Read New Adventures of the Mad Scientists' Club Online

Authors: Bertrand R. Brinley,Charles Geer

Tags: #Juvenile Fiction, #Science Clubs, #Action & Adventure

New Adventures of the Mad Scientists' Club (16 page)

       
"The same old stuff," Henry shrugged.

        The
Colonel fished in his pocket for a cigarette. "What do you think of all
the excitement in town?" he asked.

       
"What excitement?" said Freddy Muldoon.

        The
Colonel chuckled again and lit his cigarette. "I mean all this business
about flying saucers," he explained.

       
"Oh, that! Some people are real kooks!" said Freddy.

       
"What do you think, Henry?"

        "I
think it's very amusing," said Henry, rubbing his nose.

       
"Yes, I suppose it is amusing," the Colonel agreed, "but I
haven't been able to get any sleep for three nights in a row now."

       
"That's too bad," said Henry, clasping his hands over one knee.

        The
conversation lapsed and the Colonel stared at the ceiling for a while. Then he
shifted uneasily in his seat and started to twirl his hat between his knees.
Finally, he cleared his throat and said, "I was thinking you boys might be
able to help me out."

       
"We're not much good on insomnia," said Henry.

       
"Why don't you go see a doctor?" suggested Freddy.

        The
Colonel laughed again, a little bitterly. "I don't think I need a
doctor," he said. "But if we could cut this investigation short, I
might be able to get some sleep."

        There
was another silence. In the middle of it Mrs. Mulligan came bustling in with a
cup of tea for Colonel March and a plate of cucumber sandwiches. "Won't you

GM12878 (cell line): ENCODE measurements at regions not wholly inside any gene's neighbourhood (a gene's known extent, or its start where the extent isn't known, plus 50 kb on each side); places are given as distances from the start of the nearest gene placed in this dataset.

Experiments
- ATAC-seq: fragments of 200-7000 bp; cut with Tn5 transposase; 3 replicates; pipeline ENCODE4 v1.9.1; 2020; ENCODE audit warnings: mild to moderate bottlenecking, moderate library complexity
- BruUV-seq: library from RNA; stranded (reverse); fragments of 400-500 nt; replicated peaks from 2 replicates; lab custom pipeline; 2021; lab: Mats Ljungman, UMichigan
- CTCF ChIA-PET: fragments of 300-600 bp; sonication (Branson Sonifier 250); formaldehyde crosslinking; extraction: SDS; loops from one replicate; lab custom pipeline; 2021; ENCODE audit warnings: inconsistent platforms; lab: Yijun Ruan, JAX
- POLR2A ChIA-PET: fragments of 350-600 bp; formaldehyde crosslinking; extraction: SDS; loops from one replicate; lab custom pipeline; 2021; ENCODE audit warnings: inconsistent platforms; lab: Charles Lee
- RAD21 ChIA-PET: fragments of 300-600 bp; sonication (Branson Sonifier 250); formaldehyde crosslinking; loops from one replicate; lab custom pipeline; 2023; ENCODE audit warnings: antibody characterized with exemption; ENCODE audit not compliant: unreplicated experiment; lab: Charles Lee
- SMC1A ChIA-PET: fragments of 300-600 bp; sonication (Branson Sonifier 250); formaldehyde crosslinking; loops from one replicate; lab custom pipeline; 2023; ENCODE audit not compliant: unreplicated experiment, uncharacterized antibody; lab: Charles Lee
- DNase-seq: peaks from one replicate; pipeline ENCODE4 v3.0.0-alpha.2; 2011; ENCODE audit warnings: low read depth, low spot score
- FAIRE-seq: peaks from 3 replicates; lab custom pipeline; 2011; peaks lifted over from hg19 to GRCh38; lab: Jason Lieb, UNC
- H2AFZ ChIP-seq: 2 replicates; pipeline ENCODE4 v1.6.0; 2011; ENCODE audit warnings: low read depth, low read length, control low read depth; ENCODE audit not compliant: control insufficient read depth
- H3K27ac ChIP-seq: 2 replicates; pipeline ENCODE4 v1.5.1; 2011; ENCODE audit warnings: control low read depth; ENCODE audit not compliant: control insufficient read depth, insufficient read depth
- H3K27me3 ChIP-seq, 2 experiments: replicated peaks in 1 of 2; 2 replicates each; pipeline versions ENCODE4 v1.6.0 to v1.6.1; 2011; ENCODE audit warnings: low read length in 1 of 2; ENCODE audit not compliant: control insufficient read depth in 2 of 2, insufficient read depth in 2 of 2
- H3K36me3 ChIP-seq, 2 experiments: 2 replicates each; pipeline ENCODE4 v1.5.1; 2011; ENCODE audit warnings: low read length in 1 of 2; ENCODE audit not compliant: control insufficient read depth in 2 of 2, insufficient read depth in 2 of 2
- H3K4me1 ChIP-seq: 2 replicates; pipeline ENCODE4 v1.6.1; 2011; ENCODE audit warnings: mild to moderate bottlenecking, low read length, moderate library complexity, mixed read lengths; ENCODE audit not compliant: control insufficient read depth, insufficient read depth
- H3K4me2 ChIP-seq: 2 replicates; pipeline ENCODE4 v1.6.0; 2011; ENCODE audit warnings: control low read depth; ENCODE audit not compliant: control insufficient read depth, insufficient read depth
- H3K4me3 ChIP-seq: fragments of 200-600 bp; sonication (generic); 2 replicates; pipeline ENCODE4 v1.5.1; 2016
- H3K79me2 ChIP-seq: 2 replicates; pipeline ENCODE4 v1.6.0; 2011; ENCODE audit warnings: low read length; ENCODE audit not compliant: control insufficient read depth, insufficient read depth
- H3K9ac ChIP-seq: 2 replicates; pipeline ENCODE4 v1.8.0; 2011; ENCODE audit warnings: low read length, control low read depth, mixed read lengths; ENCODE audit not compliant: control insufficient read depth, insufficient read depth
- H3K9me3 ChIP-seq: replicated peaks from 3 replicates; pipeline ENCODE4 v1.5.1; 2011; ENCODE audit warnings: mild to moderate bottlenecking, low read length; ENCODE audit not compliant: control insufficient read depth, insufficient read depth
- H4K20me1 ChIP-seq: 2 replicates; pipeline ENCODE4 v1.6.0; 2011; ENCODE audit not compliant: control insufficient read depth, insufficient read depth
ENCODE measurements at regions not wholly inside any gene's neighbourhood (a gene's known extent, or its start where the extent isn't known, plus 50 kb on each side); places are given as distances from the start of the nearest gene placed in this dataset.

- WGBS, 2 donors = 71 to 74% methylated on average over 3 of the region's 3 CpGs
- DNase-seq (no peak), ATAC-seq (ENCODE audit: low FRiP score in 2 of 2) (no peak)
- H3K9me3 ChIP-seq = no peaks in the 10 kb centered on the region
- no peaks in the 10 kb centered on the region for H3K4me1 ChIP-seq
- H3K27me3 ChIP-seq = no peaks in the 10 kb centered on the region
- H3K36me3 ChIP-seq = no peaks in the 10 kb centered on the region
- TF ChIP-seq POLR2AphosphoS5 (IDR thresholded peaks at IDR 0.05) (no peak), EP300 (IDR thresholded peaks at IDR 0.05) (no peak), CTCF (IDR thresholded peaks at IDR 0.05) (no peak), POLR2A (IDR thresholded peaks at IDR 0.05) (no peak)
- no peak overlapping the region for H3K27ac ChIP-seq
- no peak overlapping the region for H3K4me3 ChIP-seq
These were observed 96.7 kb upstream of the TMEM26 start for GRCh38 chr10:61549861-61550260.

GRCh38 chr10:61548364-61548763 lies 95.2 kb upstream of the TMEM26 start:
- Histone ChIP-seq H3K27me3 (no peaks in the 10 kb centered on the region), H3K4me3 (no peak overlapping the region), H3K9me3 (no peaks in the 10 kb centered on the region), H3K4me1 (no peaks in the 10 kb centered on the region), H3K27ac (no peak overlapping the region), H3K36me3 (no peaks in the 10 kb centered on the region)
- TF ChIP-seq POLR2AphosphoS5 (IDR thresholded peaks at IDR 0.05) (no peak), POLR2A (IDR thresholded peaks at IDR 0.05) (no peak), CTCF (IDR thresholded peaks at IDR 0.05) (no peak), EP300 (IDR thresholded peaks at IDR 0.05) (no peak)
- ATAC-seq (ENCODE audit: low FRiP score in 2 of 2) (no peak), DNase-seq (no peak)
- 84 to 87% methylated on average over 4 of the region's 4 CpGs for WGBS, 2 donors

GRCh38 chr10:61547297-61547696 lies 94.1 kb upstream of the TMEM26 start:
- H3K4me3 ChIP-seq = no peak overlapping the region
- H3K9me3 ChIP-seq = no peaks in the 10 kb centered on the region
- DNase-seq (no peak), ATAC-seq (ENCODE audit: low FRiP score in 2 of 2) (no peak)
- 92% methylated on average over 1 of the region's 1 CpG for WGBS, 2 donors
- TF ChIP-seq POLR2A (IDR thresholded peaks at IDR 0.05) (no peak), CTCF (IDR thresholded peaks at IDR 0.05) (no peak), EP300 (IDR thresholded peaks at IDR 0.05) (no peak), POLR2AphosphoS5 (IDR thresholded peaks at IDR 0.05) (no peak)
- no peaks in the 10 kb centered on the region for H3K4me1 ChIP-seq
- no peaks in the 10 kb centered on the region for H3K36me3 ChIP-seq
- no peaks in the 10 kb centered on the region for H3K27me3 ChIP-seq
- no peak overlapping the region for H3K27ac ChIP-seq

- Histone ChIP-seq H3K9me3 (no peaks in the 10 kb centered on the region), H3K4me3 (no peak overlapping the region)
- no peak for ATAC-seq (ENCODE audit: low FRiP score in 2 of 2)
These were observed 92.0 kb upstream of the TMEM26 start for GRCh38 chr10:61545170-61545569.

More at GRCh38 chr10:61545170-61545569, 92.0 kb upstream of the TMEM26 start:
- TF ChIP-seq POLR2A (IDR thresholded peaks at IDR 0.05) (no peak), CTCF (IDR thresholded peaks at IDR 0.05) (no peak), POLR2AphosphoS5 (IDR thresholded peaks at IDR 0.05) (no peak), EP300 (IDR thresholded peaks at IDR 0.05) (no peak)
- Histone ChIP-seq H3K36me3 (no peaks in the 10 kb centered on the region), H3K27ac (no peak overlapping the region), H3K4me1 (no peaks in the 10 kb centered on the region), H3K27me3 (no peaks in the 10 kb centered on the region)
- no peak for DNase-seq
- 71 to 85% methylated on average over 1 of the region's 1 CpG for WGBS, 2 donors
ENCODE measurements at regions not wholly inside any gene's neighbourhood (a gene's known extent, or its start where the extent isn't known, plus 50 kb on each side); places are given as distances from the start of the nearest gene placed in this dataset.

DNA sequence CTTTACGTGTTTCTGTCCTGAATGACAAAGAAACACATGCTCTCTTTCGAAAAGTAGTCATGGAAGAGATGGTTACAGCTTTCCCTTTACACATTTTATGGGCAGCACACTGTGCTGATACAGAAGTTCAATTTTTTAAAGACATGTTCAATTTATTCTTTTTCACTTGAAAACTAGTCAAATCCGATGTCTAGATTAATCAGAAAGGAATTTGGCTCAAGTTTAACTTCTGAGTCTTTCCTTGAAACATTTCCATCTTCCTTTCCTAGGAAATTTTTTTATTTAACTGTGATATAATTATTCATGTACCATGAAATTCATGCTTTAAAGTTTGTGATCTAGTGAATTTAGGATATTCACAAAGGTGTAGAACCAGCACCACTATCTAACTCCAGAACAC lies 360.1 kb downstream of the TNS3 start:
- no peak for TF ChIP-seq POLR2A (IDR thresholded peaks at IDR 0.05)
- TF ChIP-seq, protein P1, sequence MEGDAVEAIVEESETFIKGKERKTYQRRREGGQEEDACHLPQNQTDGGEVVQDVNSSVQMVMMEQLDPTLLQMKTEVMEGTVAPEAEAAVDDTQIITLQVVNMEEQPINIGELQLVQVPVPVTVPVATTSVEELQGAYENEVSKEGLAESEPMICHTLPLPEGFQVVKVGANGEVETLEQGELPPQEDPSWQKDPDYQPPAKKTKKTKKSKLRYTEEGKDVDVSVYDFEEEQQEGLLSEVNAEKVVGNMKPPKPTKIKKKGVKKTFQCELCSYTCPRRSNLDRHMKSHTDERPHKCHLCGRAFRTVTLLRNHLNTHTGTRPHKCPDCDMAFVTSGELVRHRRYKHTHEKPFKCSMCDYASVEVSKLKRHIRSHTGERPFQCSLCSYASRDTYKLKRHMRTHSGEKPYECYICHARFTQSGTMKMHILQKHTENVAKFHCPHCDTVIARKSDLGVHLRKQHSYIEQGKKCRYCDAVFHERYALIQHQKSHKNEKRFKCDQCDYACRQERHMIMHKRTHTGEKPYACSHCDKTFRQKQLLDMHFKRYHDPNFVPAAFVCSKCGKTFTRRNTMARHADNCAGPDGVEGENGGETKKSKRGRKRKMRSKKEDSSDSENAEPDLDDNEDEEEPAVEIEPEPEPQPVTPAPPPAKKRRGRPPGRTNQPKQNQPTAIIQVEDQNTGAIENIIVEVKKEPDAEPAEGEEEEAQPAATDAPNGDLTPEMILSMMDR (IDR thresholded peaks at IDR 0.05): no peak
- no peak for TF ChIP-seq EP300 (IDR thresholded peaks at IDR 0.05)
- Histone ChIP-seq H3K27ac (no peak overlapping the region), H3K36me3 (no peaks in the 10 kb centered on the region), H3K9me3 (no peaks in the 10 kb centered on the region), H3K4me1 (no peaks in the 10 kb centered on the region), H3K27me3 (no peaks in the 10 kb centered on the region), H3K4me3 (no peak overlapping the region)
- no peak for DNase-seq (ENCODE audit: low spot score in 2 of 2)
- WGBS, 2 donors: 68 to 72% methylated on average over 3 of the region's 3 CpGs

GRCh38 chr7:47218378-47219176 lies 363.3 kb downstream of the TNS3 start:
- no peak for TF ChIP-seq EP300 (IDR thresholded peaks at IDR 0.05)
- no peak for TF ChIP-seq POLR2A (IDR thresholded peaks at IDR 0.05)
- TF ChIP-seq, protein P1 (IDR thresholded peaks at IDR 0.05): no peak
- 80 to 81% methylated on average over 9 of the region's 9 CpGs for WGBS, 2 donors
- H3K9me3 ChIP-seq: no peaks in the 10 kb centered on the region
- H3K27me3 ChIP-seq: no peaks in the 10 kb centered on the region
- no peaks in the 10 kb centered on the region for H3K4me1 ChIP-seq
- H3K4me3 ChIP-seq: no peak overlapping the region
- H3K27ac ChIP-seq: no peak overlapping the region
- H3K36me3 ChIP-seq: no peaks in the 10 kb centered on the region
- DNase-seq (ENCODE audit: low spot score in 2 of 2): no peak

have a cup of tea, Colonel March? It will do you good," she said.
"You must be a very busy man just now. My, isn't this flying saucer
business a caution, though. Excuse me, I must get my wash out on the
line." And she disappeared into the kitchen again.

        The
Colonel smiled his appreciation, but looked askance at the sandwiches.
"Cucumber sandwiches?" he said uncertainly.

       
"Yes! They're very good," said Henry.

       
"Have one," said Freddy, taking a handful. "They make you
burp."

        "I
might try just one," said the Colonel. "I haven't had time for any
lunch today." He took one sandwich and munched it speculatively. Then he
fastened his light blue eyes directly on me.

        "To
get back to what we were discussing," he said, "have any of you boys
seen any flying saucers around here?"

        I looked
at Freddy, and Freddy looked at Henry, and Henry uncrossed his legs and clasped
his hands around the other knee. "What do you mean by a flying saucer,
Colonel?" he asked.

        "Well,
let's just say any strange object in the sky that you can't explain."

       
"No!" said Henry. I breathed a little easier and Freddy reached for
another handful of sandwiches.

        The
Colonel popped the rest of his sandwich into his mouth and chewed it
thoughtfully. "That's too bad!" he said. "I just hoped you boys
might have some valuable information for me."

        Freddy
gurgled something unintelligible through a mouthful of sliced cucumber.

       
"Yes, I certainly agree!" said the Colonel. "You were right,
Henry. Those sandwiches are awfully good. I think I'll just have another."
But his hand stopped in mid-air as he saw that the plate was already empty.

       
"You have to move fast when you're at the same table with Freddy,"
said Henry. "Let me get you another from the kitchen."